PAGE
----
Too often, in my opinion, books on spiritual warfare start from experience and speculation and then hunt through Scripture for proof texts.
Spiritual Warfare in the Storyline of Scripture: A Biblical, Theological, and Practical Approach takes a different approach. It begins instead by surveying the Bible’s teaching on spiritual warfare from Genesis to Revelation and then develops practical applications. William F. Cook III and Chuck Lawless are both professors at Southern Baptist Theological Seminary with extensive pastoral experience. Their book not only contributes to our understanding of what the Bible teaches about spiritual warfare but also provides a model for exploring any topic for those who believe the Bible is the supreme authority in all matters of faith and practice.
As the reader opens the book, the endorsements and forward raise one’s expectations for what lies ahead. Clinton E. Arnold (who has written a few books on spiritual warfare) has this to say about the book:
Many Christians do not realize that the theme of spiritual warfare pervades the Scripture from Genesis to Revelation. Bill Cook and Chuck Lawless develop and explain this crucially important theme and draw out numerous practical applications. This well-written book will change your perspective and it will motivate you to a greater dependence upon the Lord through prayer. I only wish they had written it thirty years ago when I started my teaching career.1William F. Cook and Chuck Lawless, Spiritual Warfare in the Storyline of Scripture, B&H Academic, 2019, 1.
Then, in the forward, Thom S. Rainer announces that it will be an official book of his organization, Church Answers. Along with other endorsements, these encourage the reader to press on. Indeed, the book is worth reading.
Defining Spiritual Warfare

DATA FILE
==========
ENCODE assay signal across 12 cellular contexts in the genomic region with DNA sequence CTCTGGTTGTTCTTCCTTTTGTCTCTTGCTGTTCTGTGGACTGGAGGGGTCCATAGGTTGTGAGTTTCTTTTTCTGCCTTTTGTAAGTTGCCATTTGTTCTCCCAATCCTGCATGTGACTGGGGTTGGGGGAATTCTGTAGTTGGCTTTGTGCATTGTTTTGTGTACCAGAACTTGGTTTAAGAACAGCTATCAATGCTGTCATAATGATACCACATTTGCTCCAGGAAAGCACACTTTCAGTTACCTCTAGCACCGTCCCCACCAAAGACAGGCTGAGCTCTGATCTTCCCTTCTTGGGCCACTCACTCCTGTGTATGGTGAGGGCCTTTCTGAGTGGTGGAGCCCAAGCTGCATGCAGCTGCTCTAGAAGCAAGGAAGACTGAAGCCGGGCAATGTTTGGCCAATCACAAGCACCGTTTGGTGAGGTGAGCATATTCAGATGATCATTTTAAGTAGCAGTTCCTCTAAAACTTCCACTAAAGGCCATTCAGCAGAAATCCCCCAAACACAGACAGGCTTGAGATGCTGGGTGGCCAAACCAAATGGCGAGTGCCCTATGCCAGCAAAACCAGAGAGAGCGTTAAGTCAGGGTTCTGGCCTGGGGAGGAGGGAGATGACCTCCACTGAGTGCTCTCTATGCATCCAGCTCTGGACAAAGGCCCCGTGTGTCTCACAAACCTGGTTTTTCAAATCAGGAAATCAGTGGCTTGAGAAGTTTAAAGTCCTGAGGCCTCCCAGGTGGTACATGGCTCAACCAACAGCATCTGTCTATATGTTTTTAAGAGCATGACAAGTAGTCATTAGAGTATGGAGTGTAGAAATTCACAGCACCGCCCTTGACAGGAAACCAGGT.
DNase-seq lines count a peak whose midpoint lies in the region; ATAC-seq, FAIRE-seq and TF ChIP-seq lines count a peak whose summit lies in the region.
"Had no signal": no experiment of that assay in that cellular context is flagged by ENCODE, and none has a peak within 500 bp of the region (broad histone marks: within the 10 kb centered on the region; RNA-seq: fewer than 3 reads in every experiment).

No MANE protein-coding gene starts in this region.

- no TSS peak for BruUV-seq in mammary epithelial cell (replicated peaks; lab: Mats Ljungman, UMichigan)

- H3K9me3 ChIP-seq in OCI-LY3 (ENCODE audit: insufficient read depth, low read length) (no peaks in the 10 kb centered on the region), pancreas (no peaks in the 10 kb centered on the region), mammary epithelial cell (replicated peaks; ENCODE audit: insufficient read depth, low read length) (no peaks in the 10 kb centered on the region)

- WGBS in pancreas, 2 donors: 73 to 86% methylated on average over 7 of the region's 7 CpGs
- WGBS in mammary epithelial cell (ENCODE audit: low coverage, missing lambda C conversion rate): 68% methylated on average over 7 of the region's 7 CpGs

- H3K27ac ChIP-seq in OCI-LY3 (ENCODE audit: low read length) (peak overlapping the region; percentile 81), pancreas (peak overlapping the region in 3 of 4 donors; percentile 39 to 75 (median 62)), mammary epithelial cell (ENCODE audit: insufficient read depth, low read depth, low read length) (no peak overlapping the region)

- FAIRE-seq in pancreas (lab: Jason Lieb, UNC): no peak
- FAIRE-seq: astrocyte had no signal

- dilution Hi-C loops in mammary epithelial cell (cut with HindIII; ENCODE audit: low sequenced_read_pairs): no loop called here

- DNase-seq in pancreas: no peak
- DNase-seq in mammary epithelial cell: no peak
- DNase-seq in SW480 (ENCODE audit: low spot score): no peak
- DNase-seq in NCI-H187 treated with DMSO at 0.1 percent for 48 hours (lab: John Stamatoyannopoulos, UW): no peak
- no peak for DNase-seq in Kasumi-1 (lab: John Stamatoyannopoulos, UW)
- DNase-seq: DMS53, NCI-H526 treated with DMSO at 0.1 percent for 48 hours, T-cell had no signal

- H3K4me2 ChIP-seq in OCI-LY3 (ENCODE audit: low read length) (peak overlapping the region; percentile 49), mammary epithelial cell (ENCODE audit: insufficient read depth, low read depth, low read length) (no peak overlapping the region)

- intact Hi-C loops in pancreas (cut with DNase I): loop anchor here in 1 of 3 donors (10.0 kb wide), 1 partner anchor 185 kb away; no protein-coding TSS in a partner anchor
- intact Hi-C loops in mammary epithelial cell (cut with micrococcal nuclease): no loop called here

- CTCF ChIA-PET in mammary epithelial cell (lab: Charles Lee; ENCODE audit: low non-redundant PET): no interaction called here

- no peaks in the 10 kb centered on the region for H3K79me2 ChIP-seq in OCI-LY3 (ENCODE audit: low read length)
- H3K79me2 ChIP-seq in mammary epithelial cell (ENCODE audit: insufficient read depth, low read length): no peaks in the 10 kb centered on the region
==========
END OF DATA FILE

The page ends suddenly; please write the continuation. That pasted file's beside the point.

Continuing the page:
After quoting four definitions of spiritual warfare, the authors offer their own pointing out three emphases:
. . . we define spiritual warfare as “the ongoing battle between the church and the devil and his forces, with the church standing in the armor of God, defensively resisting the devil, and offensively proclaiming the gospel in a battle already won.” This definition emphasizes three issues. First, the battle is primarily between the devil and the church. . . . Second, the battle is ongoing though it has already been won. . . . Third, daily victory comes not by some magical or mystical approach to warfare, but by daily following Christ.2Cook and Lawless, p.3.
The storyline of Scripture
The importance of the storyline or plotline of Scripture has been emphasized by evangelical writers more frequently in the last 20 to 30 years. It is central to the academic discipline of biblical theology as practiced by evangelicals (see my book review of What is Biblical Theology?). In this book, the authors provide an example of how to trace a theme through Scripture and draw out practical applications.
Biblical and Theological Foundations
In part one, William Cook examines the biblical teaching about spiritual warfare from Genesis through Revelation. Because Satan and demons are mentioned less often in the Old Testament, it is covered in one chapter. The New Testament discussion, however, includes six chapters. Cook is not trying to be exhaustive in discussing each passage but focuses on what the passage contributes to our understanding of spiritual warfare. The reader may wish for a more in-depth examination at times, yet often footnotes point to more extensive discussions elsewhere. Moreover, Cook is careful not to speculate and read into a passage. His comments on Daniel 10 provide a good example of this:
The heavenly battle between the prince of Persia and Michael leave many questions unanswered. What is clear is that as believers pray, they engage in a spiritual battle. While it may very well be true that certain demons are given particular territories to afflict, it does not follow that believers are to personally engage these so-called territorial spirits. If this were to be a part of the believer’s participation in spiritual warfare, then it appears that the angel that spoke to Daniel missed an important opportunity to instruct him on the subject.3Cook and Lawless, p 40.